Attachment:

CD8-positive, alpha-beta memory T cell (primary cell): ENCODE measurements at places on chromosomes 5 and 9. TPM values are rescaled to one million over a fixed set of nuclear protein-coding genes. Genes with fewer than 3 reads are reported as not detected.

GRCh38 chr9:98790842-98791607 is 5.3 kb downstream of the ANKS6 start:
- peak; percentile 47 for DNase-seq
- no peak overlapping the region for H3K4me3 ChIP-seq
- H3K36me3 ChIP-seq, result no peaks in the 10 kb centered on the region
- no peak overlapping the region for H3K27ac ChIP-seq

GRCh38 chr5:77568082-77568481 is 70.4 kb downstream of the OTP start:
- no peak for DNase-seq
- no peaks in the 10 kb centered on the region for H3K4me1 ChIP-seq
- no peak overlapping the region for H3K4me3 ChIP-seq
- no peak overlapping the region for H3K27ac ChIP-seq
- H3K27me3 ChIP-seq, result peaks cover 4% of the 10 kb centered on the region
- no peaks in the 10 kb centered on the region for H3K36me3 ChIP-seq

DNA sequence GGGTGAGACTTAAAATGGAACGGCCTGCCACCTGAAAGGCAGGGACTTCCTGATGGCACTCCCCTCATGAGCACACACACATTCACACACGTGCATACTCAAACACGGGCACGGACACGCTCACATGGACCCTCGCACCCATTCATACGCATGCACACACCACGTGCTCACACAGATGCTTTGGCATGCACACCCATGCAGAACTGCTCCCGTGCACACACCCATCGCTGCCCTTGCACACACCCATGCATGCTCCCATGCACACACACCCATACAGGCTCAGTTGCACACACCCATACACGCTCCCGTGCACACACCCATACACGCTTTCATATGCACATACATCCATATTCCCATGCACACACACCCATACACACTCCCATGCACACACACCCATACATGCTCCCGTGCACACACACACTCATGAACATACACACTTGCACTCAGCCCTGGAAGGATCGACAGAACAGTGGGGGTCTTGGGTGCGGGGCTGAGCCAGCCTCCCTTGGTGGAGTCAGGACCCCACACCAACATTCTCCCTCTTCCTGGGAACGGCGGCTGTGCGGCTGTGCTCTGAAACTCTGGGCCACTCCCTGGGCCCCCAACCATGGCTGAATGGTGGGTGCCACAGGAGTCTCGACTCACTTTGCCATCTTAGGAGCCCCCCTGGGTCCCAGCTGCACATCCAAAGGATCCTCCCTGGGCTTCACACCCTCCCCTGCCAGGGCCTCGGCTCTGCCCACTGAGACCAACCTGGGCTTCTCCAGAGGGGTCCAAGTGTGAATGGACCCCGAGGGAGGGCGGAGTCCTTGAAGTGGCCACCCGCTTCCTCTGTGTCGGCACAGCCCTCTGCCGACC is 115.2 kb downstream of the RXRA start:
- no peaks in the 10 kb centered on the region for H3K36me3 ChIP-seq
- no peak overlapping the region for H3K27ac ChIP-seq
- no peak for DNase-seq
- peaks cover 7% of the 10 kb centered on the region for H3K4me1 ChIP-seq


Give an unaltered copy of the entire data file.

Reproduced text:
CD8-positive, alpha-beta memory T cell (primary cell): ENCODE measurements at places on chromosomes 5 and 9. TPM values are rescaled to one million over a fixed set of nuclear protein-coding genes. Genes with fewer than 3 reads are reported as not detected.

GRCh38 chr9:98790842-98791607 is 5.3 kb downstream of the ANKS6 start:
- peak; percentile 47 for DNase-seq
- no peak overlapping the region for H3K4me3 ChIP-seq
- H3K36me3 ChIP-seq, result no peaks in the 10 kb centered on the region
- no peak overlapping the region for H3K27ac ChIP-seq

GRCh38 chr5:77568082-77568481 is 70.4 kb downstream of the OTP start:
- no peak for DNase-seq
- no peaks in the 10 kb centered on the region for H3K4me1 ChIP-seq
- no peak overlapping the region for H3K4me3 ChIP-seq
- no peak overlapping the region for H3K27ac ChIP-seq
- H3K27me3 ChIP-seq, result peaks cover 4% of the 10 kb centered on the region
- no peaks in the 10 kb centered on the region for H3K36me3 ChIP-seq

DNA sequence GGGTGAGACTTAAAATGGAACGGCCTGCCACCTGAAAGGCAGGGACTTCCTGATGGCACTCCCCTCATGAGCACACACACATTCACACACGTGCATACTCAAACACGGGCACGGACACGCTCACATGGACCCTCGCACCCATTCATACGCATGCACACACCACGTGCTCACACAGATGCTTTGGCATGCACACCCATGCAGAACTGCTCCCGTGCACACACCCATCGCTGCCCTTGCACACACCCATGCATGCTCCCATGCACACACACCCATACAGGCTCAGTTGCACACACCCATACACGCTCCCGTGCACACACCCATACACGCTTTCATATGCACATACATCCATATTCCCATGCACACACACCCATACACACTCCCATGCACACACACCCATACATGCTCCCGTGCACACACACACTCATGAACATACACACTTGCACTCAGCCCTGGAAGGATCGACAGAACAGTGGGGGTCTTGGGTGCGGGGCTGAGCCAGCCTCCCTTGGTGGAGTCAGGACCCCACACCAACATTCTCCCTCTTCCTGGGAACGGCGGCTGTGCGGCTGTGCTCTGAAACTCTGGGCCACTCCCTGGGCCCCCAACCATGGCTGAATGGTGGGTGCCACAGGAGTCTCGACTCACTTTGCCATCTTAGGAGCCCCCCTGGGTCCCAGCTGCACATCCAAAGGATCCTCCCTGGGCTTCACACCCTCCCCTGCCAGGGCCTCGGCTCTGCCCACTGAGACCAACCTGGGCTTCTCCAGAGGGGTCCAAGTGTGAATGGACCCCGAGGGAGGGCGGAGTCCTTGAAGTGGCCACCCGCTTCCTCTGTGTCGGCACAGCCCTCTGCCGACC is 115.2 kb downstream of the RXRA start:
- no peaks in the 10 kb centered on the region for H3K36me3 ChIP-seq
- no peak overlapping the region for H3K27ac ChIP-seq
- no peak for DNase-seq
- peaks cover 7% of the 10 kb centered on the region for H3K4me1 ChIP-seq